Texas Judge Might Sack Bible Verses at School Football Games
Is God a football fan?
By Mary Papenfuss, Newser Staff
Posted Oct 18, 2012 12:01 AM CDT
Kountze High School cheerleaders and other children work on a large sign in Kountze, Texas.   (AP Photo/The Beaumont Enterprise, Dave Ryan, File)

(Newser) – A judge will decide today if cheerleaders at a Texas public high school can continue to hang banners featuring Bible verses at football games. District officials told the pep girls at Kountze High School to cut it out after they hung banners saying things like, "If God is for us, who can be against us?" So the cheerleaders sued in court. The Freedom From Religion Foundation complains that the messages violate the separation of church and state, reports AP. But the Texas attorney general filed papers on the cheerleaders' behalf, saying a banner ban impinges on their right to free speech.

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Showing 3 of 68 comments
Izman15
Oct 18, 2012 10:41 AM CDT
Sigh, this again. OK one more time, the cheerleaders while on the field at a big game or in the gym at a pep rally are representatives of the school and therefore they must act as pseudo employees of the district. As representatives, so long as they are in uniform on the field or court, they are subject to restrictions of speech and action. If the cheerleaders want to hold up bible verses they can do so from the stands being on the field and waving those signs around sends the message that the school supports that message (which the district superintendent obviously isn't), and works to ostracize students who don't hold those views. There is no impingement of free speech here, they can hold up what ever signs they want just not from the field. Go to the stands and wave them all you want but on the field you are a representative of a secular institution, act like it.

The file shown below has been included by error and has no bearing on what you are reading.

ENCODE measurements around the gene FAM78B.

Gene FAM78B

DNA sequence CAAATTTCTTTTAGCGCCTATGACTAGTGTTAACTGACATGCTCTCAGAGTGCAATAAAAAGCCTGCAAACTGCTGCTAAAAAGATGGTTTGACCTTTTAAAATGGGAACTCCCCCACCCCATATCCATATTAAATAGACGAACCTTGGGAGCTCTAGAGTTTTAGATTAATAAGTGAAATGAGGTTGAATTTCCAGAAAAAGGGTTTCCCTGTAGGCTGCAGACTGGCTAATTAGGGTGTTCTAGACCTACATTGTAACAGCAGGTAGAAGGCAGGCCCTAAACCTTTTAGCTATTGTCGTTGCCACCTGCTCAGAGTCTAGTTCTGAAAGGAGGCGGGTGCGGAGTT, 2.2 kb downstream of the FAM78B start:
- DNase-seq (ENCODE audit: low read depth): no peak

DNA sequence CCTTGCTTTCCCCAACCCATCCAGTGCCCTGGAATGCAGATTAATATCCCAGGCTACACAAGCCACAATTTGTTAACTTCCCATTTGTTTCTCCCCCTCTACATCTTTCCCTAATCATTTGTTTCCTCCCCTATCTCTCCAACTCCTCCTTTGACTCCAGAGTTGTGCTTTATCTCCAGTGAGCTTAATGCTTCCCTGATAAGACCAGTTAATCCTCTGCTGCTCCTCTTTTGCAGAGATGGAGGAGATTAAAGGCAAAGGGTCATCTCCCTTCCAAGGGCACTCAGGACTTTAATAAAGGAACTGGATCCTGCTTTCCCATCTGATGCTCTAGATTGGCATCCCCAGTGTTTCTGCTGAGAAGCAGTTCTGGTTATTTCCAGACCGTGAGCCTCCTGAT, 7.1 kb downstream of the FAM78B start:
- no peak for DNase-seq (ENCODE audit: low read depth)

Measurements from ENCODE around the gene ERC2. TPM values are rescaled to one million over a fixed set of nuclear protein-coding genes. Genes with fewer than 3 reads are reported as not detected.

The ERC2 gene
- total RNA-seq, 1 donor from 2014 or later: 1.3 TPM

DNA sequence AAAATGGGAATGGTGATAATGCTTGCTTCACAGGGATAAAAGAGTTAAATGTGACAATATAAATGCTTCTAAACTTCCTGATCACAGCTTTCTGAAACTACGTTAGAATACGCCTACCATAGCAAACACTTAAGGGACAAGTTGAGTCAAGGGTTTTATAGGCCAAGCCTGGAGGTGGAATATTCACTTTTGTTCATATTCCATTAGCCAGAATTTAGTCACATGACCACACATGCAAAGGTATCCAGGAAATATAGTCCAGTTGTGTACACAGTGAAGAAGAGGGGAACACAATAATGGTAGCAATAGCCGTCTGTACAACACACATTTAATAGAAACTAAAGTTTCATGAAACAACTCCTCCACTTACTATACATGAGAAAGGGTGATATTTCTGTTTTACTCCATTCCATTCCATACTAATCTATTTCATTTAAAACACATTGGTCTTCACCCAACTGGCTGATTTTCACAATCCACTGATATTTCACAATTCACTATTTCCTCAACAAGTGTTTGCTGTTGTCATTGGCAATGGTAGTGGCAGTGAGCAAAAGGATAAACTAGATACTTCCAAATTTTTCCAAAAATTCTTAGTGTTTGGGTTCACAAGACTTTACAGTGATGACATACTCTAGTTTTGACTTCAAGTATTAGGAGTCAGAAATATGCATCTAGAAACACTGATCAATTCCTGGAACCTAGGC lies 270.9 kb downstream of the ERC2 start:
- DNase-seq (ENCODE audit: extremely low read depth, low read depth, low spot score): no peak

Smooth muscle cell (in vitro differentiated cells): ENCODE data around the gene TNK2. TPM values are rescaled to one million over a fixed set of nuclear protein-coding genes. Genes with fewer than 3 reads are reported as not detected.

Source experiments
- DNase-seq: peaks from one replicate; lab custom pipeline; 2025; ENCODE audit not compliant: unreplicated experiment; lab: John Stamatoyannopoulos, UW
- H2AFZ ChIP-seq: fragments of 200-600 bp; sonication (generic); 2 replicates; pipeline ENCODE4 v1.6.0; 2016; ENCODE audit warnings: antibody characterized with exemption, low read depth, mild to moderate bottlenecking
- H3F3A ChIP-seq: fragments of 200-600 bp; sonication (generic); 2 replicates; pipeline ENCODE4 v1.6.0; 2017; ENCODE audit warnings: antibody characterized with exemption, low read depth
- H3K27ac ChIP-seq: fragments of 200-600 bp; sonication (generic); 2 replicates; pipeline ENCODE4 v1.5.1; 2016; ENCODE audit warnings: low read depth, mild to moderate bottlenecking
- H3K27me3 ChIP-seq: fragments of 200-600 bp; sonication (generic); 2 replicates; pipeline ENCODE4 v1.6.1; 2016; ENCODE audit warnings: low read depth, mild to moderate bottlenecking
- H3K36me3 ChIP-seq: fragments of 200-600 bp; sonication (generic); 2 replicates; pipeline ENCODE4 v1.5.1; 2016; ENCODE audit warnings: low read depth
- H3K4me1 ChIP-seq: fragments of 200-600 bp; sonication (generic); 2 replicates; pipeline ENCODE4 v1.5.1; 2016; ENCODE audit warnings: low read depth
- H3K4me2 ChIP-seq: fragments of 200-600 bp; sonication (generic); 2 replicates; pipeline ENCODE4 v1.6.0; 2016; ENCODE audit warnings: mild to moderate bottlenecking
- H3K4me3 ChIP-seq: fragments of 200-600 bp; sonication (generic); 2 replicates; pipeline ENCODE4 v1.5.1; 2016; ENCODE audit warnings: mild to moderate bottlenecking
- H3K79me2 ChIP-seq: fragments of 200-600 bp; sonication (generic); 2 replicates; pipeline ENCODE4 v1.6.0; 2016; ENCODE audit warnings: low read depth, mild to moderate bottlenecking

Barney_Vincelette
Oct 18, 2012 10:21 AM CDT
I never go to football games because there is something perverted about the stubbornness with which in the name of tradition and inertia football insists upon preserving the sub-clinical concussions that almost always produce laboratory measured diminution of cognitive functioning and visible damage on MRI in high school players who are not yet adults. However, suppose you wanted to go to a state supported football game and as a condition for going you were required by your attendance to be part of a Satan worshiping ritual? Is that freedom of expression? Many conscientious people who are not necessarily atheists study the Bible and come to the conclusion that much of the Bible is the word of Satan. Their objection to Bible verses that ask God for a football victory are valid. There are plenty of forums where people are free to practice Bible worship. But no right to freedom of expression is unconditional and absolute. Every freedom and every right has limits. Bible verses that have the effect of Bible worship in state sponsored events forces tax payers to support something not everybody finds compatible with conscience.
LoginsSuck
Oct 18, 2012 10:02 AM CDT
If the cheerleaders are following the school policy and not violating any of its rules, then they should be allowed to continue their banners. Once they cross the lines of school policy (profane language, drug/alcohol depiction, hate, being disruptive, etc.) then the principal can tell them to stop. If their signs are causing a disruption, then it may be against school regulations and the school is well within it's rights to demand they stop. Just because you have free speech doesn't mean that you can be disruptive at school events with your free speech. If they are asked to stop solely because of the religious aspect, someone disagrees with them, there is not a school rule against that, and they are not disrupting the event, then they should be allowed to continue.